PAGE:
Coimbra, University of

   Portugal's oldest and once its most prestigious university. As one of Europe's oldest seats of learning, the University of Coimbra and its various roles have a historic importance that supersedes merely the educational. For centuries, the university formed and trained the principal elites and professions that dominated Portugal. For more than a century, certain members of its faculty entered the central government in Lisbon. A few, such as law professor Afonso Costa, mathematics instructor Sidônio Pais, anthropology professor Bernardino Machado, and economics professor Antônio de Oliveira Salazar, became prime ministers and presidents of the republic. In such a small country, with relatively few universities until recently, Portugal counted Coimbra's university as the educational cradle of its leaders and knew its academic traditions as an intimate part of national life.
   Established in 1290 by King Dinis, the university first opened in Lisbon but was moved to Coimbra in 1308, and there it remained. University buildings were placed high on a hill, in a position that
   physically dominates Portugal's third city. While sections of the medieval university buildings are present, much of what today remains of the old University of Coimbra dates from the Manueline era (1495-1521) and the 17th and 18th centuries. The main administration building along the so-called Via Latina is baroque, in the style of the 17th and 18th centuries. Most prominent among buildings adjacent to the central core structures are the Chapel of São Miguel, built in the 17th century, and the magnificent University Library, of the era of wealthy King João V, built between 1717 and 1723. Created entirely by Portuguese artists and architects, the library is unique among historic monuments in Portugal. Its rare book collection, a monument in itself, is complemented by exquisite gilt wood decorations and beautiful doors, windows, and furniture. Among visitors and tourists, the chapel and library are the prime attractions to this day.
   The University underwent important reforms under the Pombaline administration (1750-77). Efforts to strengthen Coimbra's position in advanced learning and teaching by means of a new curriculum, including new courses in new fields and new degrees and colleges (in Portugal, major university divisions are usually called "faculties") often met strong resistance. In the Age of the Discoveries, efforts were made to introduce the useful study of mathematics, which was part of astronomy in that day, and to move beyond traditional medieval study only of theology, canon law, civil law, and medicine. Regarding even the advanced work of the Portuguese astronomer and mathematician Pedro Nunes, however, Coimbra University was lamentably slow in introducing mathematics or a school of arts and general studies. After some earlier efforts, the 1772 Pombaline Statutes, the core of the Pombaline reforms at Coimbra, had an impact that lasted more than a century. These reforms remained in effect to the end of the monarchy, when, in 1911, the First Republic instituted changes that stressed the secularization of learning. This included the abolition of the Faculty of Theology.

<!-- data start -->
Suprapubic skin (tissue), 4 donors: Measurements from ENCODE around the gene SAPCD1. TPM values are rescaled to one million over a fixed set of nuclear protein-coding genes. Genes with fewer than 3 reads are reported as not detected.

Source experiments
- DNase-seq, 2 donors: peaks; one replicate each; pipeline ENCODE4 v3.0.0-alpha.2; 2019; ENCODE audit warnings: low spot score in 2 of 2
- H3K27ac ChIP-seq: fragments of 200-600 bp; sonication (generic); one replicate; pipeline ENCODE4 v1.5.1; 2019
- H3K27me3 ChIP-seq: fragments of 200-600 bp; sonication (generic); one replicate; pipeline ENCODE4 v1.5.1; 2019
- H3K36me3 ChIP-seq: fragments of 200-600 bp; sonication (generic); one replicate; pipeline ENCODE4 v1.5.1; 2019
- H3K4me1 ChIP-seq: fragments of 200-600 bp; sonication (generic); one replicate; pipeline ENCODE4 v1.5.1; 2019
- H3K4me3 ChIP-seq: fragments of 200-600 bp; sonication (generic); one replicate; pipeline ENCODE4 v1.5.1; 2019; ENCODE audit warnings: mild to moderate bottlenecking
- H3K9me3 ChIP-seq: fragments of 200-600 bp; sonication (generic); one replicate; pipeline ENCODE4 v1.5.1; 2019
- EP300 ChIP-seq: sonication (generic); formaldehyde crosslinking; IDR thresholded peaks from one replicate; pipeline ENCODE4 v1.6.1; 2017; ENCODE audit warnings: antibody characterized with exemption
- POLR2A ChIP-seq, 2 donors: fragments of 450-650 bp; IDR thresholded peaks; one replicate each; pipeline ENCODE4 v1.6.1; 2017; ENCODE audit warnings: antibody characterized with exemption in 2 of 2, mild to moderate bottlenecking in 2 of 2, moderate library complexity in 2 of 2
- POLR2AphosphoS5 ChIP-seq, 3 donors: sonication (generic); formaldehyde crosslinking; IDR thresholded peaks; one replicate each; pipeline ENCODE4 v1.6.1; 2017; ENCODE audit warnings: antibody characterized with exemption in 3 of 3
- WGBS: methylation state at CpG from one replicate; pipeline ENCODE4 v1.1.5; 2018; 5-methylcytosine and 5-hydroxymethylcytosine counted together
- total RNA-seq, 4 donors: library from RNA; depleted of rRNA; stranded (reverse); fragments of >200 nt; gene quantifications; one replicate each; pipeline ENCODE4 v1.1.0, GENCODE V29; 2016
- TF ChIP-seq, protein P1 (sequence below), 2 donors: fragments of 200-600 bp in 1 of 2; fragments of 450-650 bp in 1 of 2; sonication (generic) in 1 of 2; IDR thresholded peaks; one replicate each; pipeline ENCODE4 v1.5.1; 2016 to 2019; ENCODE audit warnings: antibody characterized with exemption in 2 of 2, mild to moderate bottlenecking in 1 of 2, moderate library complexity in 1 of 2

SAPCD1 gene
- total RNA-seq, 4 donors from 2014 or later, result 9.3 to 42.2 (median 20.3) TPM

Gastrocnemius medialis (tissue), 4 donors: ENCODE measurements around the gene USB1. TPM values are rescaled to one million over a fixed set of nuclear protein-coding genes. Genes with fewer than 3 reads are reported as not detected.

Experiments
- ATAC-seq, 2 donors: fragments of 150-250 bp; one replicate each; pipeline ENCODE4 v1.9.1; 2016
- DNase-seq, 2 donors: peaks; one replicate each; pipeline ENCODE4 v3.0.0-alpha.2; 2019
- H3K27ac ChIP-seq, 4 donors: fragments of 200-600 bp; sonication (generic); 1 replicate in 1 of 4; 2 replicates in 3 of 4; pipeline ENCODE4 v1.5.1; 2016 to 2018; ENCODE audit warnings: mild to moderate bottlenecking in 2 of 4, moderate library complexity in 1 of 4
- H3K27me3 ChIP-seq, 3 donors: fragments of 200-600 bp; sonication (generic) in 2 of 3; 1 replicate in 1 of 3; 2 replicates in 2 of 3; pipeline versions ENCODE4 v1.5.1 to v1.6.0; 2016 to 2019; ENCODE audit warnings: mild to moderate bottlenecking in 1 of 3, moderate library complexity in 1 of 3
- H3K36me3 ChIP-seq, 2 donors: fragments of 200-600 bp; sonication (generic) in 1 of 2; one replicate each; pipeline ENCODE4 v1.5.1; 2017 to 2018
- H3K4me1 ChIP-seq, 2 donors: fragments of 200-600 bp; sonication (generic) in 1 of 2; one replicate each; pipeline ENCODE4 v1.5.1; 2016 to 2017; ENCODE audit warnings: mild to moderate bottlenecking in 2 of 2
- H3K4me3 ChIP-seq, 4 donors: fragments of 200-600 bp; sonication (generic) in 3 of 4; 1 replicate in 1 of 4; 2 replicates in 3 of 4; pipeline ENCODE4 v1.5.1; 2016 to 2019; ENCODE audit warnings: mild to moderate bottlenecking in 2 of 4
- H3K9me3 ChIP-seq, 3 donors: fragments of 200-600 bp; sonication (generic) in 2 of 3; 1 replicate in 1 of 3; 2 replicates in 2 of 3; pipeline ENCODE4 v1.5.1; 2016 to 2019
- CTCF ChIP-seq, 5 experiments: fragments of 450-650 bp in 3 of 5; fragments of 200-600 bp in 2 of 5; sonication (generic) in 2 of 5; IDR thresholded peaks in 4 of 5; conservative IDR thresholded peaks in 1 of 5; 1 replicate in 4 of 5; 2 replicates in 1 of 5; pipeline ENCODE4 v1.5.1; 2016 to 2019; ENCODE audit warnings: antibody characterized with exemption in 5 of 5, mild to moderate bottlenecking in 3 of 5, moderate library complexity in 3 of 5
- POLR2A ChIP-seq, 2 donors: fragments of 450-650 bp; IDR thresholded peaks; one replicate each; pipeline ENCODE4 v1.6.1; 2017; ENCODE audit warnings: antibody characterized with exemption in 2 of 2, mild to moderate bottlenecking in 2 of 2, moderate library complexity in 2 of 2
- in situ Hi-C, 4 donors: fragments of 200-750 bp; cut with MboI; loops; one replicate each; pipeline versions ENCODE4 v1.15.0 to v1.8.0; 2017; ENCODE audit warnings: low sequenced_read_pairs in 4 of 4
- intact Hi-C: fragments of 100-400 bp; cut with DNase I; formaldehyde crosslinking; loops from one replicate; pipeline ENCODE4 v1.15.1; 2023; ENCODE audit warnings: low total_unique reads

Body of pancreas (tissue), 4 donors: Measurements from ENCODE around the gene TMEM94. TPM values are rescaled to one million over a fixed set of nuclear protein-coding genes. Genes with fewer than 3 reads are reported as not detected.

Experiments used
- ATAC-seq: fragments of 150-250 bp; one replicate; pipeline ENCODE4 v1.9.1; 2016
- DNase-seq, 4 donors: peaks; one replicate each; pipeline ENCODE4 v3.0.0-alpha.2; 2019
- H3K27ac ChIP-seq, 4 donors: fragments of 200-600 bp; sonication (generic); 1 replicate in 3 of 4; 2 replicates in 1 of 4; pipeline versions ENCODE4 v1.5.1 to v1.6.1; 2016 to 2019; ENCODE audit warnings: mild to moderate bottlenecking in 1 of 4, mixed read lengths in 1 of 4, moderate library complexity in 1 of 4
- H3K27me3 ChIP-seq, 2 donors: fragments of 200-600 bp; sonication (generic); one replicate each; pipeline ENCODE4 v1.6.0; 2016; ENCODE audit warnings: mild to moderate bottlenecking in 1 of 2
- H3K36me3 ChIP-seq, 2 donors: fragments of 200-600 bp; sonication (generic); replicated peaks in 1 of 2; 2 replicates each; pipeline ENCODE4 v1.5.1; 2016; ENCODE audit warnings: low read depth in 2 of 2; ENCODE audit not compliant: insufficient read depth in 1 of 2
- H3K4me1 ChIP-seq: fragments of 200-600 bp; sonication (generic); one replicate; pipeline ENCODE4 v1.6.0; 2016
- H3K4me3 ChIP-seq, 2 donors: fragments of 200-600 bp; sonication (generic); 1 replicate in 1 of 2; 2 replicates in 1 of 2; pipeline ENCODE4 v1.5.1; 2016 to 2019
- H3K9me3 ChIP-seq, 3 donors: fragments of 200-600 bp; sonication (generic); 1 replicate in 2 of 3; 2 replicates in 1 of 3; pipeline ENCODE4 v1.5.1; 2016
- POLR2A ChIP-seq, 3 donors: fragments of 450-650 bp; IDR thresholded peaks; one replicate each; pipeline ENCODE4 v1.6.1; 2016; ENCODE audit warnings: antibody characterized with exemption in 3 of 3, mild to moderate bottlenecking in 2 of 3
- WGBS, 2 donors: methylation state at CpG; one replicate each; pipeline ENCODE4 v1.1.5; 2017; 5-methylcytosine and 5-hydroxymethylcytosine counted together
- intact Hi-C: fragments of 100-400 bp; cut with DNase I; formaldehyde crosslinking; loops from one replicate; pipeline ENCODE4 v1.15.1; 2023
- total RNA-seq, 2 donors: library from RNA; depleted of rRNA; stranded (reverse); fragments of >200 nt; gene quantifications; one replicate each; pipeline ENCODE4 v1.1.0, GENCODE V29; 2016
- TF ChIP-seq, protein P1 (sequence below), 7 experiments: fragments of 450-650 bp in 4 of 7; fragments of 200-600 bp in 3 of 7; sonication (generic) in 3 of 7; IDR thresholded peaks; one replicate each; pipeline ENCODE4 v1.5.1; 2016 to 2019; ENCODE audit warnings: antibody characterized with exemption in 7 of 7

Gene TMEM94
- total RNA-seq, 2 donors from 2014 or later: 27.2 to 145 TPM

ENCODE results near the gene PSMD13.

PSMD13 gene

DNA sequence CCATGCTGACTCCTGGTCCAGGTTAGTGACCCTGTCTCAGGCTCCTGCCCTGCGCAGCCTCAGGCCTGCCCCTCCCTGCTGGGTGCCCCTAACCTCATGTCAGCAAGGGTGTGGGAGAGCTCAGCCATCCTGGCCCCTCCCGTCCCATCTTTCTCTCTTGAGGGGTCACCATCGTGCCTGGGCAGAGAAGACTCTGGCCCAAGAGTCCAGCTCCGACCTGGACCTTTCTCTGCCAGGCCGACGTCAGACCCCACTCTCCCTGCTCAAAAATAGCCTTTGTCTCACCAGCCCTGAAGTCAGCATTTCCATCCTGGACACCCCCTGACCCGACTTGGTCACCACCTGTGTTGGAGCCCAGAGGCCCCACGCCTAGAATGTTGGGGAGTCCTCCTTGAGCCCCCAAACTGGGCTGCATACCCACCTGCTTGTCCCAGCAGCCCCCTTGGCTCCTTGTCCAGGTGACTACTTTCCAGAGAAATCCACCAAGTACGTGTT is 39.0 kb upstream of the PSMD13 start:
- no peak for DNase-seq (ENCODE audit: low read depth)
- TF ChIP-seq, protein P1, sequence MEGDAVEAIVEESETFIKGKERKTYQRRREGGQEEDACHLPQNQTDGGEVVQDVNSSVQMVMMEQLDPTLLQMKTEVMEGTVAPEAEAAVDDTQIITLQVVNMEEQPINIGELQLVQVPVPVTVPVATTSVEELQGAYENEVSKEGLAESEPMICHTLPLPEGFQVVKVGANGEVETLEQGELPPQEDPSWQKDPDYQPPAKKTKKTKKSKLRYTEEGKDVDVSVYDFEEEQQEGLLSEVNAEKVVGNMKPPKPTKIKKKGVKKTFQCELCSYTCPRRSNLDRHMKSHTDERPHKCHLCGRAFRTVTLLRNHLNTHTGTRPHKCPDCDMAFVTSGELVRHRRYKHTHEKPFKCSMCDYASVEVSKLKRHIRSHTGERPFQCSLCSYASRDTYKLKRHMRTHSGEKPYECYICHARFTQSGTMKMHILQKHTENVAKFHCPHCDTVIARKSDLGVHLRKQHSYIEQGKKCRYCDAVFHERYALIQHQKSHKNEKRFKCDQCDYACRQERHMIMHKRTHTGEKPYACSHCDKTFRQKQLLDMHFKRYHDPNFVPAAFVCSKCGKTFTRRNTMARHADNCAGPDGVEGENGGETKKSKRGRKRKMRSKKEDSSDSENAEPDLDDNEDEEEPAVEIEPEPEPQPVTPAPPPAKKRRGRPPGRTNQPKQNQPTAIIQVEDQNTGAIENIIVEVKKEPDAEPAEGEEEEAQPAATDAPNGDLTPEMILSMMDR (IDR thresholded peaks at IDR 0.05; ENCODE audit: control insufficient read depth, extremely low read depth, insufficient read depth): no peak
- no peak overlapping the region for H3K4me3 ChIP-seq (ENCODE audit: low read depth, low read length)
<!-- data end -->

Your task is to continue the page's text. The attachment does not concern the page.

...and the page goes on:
Elaborate, ancient traditions and customs inform the faculty and student body of Coimbra University. Tradition flourishes, although some customs are more popular than others. Instead of residing in common residences or dormitories as in other countries, in Coimbra until recently students lived in the city in "Republics," private houses with domestic help hired by the students. Students wore typical black academic gowns. Efforts during the Revolution of 25 April 1974 and aftermath to abolish the wearing of the gowns, a powerful student image symbol, met resistance and generated controversy. In romantic Coimbra tradition, students with guitars sang characteristic songs, including Coimbra fado, a more cheerful song than Lisbon fado, and serenaded other students at special locations. Tradition also decreed that at graduation graduates wore their gowns but burned their school (or college or subject) ribbons (fitas), an important ceremonial rite of passage.
   The University of Coimbra, while it underwent a revival in the 1980s and 1990s, no longer has a virtual monopoly over higher education in Portugal. By 1970, for example, the country had only four public and one private university, and the University of Lisbon had become more significant than ancient Coimbra. At present, diversity in higher education is even more pronounced: 12 private universities and 14 autonomous public universities are listed, not only in Lisbon and Oporto, but at provincial locations. Still, Coimbra retains an influence as the senior university, some of whose graduates still enter national government and distinguished themselves in various professions.
   An important student concern at all institutions of higher learning, and one that marked the last half of the 1990s and continued into the next century, was the question of increased student fees and tuition payments (in Portuguese, propinas). Due to the expansion of the national universities in function as well as in the size of student bodies, national budget constraints, and the rising cost of education, the central government began to increase student fees. The student movement protested this change by means of various tactics, including student strikes, boycotts, and demonstrations. At the same time, a growing number of private universities began to attract larger numbers of students who could afford the higher fees in private institutions, but who had been denied places in the increasingly competitive and pressured public universities.

Historical dictionary of Portugal 3rd ed.. . 2014.

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